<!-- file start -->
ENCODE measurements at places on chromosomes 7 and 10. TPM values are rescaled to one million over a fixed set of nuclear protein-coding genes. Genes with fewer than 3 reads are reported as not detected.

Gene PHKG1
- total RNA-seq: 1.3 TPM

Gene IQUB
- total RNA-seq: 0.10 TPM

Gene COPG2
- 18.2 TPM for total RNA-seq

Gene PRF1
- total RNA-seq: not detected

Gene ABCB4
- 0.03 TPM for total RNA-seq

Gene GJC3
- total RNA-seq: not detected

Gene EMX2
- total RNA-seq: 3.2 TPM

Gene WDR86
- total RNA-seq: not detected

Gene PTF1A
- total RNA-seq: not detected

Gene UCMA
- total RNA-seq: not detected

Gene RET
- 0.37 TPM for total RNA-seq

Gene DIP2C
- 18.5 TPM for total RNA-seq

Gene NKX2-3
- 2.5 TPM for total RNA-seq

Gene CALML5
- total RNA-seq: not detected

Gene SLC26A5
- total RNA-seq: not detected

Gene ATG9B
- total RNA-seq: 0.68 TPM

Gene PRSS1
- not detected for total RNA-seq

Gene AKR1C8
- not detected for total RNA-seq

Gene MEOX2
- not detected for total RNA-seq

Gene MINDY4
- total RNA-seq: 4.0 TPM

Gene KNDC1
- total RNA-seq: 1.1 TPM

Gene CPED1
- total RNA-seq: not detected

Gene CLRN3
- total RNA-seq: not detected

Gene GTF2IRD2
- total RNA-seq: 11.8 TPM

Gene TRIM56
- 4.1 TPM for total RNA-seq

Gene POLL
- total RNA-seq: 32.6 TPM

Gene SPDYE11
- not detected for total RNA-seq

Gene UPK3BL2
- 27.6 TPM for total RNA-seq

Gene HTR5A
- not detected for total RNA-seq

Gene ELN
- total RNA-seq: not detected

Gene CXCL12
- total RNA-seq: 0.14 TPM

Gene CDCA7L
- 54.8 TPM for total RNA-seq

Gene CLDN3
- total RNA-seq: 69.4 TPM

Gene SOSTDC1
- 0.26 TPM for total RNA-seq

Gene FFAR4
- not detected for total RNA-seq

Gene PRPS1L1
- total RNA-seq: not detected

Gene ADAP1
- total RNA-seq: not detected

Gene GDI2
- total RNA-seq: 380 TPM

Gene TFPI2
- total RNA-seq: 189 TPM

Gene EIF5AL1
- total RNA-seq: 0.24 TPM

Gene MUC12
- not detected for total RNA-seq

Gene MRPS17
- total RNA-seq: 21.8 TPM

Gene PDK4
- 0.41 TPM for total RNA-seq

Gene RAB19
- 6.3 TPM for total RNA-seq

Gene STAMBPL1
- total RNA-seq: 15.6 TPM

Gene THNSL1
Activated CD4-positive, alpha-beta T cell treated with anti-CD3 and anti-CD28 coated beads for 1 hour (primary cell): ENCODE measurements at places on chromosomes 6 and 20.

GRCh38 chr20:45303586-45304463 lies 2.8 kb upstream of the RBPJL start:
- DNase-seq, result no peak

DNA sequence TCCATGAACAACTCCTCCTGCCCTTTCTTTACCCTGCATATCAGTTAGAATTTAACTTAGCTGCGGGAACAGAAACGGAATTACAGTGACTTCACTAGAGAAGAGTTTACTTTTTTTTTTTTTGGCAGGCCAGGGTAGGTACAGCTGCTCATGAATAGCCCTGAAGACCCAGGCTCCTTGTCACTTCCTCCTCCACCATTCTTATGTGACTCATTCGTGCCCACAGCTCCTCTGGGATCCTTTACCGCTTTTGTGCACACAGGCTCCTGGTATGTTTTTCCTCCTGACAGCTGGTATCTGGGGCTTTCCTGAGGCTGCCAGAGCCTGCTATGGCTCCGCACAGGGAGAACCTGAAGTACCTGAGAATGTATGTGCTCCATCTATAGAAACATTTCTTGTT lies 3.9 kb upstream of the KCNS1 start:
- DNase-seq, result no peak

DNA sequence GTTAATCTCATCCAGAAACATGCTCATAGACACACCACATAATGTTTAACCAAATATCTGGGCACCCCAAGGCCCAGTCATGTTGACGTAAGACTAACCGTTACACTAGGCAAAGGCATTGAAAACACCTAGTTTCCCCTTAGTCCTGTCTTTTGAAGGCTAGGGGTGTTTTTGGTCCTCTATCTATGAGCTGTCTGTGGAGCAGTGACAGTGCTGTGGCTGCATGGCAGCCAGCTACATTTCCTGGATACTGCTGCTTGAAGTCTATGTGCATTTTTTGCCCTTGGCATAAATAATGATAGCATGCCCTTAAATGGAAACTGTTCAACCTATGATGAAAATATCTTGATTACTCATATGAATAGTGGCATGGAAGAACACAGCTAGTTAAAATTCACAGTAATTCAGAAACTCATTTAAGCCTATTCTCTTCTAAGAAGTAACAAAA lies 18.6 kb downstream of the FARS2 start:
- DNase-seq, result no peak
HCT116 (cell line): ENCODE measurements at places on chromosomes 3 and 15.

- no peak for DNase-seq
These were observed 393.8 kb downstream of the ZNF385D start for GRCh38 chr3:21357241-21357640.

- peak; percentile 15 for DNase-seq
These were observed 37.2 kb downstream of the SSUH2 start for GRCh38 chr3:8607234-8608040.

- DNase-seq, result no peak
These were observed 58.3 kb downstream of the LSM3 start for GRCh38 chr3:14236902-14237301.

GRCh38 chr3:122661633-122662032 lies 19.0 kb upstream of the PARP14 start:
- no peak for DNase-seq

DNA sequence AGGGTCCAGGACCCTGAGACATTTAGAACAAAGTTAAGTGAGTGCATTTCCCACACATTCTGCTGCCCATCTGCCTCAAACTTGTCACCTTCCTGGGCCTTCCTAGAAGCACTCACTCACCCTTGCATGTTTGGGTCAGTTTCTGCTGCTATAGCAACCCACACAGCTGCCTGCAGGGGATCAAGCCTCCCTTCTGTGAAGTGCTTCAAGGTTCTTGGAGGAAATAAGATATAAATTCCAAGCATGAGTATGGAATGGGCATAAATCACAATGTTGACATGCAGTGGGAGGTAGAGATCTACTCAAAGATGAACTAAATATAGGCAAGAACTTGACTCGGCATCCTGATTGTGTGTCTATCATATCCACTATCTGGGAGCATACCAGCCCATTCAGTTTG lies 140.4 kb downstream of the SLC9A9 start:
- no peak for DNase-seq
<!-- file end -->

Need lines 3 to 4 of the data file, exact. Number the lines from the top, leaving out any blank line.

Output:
- total RNA-seq: 1.3 TPM

Gene IQUB